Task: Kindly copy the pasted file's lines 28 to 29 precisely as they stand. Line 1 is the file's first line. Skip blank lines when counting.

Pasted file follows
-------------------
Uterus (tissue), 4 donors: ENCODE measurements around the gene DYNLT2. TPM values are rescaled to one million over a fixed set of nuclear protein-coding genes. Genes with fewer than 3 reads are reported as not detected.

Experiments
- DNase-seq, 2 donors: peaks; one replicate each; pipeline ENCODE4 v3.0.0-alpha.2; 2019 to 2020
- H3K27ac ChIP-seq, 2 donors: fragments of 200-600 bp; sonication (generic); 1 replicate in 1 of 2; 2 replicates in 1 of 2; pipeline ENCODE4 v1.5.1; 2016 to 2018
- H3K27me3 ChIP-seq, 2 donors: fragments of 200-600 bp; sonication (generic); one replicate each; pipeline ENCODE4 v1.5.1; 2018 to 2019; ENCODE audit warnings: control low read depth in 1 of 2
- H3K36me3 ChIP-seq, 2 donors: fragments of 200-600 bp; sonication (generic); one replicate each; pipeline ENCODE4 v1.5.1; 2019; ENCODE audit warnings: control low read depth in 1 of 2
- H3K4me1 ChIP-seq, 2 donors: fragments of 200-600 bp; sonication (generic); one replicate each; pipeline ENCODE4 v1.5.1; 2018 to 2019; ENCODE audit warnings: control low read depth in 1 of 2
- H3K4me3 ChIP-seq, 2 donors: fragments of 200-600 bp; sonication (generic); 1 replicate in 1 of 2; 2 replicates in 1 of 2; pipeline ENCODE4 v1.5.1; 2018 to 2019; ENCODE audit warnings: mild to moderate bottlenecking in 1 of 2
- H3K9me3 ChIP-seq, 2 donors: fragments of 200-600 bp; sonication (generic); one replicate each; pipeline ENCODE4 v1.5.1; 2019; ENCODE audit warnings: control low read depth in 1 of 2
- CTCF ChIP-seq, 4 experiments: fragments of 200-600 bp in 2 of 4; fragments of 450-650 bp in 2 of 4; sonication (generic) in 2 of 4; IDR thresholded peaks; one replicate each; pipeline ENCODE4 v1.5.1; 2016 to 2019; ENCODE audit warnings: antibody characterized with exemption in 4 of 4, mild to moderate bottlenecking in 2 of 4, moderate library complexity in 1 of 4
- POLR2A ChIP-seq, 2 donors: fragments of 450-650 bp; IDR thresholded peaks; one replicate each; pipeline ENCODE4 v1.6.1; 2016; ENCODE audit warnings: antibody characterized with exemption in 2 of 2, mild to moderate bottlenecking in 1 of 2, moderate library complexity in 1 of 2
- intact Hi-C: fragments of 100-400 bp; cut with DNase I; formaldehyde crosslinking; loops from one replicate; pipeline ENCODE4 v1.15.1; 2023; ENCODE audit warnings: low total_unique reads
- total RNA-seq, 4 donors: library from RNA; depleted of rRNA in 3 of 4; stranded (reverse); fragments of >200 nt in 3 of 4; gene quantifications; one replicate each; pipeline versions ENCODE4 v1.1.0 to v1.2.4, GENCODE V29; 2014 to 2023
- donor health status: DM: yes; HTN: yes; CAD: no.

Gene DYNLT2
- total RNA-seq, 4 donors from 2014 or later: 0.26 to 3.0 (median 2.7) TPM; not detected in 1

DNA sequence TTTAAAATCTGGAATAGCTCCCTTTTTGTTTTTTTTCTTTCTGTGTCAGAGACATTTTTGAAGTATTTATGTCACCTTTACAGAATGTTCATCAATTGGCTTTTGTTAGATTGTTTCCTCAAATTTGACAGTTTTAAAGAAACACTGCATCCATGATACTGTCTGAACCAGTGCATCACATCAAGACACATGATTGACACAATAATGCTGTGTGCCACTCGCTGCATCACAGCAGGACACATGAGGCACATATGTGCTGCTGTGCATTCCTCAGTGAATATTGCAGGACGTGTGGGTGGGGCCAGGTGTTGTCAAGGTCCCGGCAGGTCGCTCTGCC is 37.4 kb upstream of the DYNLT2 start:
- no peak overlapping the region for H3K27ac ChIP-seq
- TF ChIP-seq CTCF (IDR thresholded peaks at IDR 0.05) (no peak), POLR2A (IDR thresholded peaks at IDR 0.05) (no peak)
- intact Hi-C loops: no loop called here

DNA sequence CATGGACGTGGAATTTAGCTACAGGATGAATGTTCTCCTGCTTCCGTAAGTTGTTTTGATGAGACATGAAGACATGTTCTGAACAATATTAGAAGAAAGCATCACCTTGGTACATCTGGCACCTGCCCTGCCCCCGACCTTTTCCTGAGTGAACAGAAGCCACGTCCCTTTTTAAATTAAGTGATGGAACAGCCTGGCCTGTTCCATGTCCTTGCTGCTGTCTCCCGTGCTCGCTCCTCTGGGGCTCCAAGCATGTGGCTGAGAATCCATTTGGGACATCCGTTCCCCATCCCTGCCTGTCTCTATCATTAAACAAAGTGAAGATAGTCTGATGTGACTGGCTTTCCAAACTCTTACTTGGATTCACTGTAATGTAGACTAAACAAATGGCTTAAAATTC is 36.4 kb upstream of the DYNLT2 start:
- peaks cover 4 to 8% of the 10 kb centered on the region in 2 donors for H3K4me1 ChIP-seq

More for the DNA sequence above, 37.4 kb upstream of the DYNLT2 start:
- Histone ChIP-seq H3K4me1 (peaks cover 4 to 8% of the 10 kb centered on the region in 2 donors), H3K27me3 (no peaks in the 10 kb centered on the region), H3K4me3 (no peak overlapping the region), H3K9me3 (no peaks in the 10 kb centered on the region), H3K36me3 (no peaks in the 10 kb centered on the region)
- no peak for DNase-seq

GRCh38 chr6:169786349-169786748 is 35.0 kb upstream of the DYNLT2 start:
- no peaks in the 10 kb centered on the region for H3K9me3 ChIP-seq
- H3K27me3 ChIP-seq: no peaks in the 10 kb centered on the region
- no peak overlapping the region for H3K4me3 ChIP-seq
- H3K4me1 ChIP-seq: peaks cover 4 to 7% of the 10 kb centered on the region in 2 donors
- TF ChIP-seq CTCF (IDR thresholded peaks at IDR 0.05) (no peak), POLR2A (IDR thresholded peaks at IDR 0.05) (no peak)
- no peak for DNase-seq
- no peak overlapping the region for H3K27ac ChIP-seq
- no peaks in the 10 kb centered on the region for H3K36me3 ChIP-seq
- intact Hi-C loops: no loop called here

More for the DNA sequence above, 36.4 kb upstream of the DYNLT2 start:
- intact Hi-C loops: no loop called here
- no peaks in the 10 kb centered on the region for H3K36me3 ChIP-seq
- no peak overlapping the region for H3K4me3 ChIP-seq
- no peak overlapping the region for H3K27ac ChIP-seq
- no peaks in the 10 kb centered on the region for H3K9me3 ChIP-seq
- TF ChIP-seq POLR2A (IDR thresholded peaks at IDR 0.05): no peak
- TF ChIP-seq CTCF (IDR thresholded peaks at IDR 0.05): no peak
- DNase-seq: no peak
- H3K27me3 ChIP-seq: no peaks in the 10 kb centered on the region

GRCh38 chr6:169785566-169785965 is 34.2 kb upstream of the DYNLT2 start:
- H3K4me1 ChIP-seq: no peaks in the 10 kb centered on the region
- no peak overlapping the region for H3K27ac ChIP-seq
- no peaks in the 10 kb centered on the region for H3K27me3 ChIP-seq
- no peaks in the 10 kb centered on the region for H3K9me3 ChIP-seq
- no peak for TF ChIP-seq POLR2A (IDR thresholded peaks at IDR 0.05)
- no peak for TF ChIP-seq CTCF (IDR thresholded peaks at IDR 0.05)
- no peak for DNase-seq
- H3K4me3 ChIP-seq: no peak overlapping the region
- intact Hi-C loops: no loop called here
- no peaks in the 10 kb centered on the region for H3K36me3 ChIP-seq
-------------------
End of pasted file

- H3K27me3 ChIP-seq: no peaks in the 10 kb centered on the region
- no peak overlapping the region for H3K4me3 ChIP-seq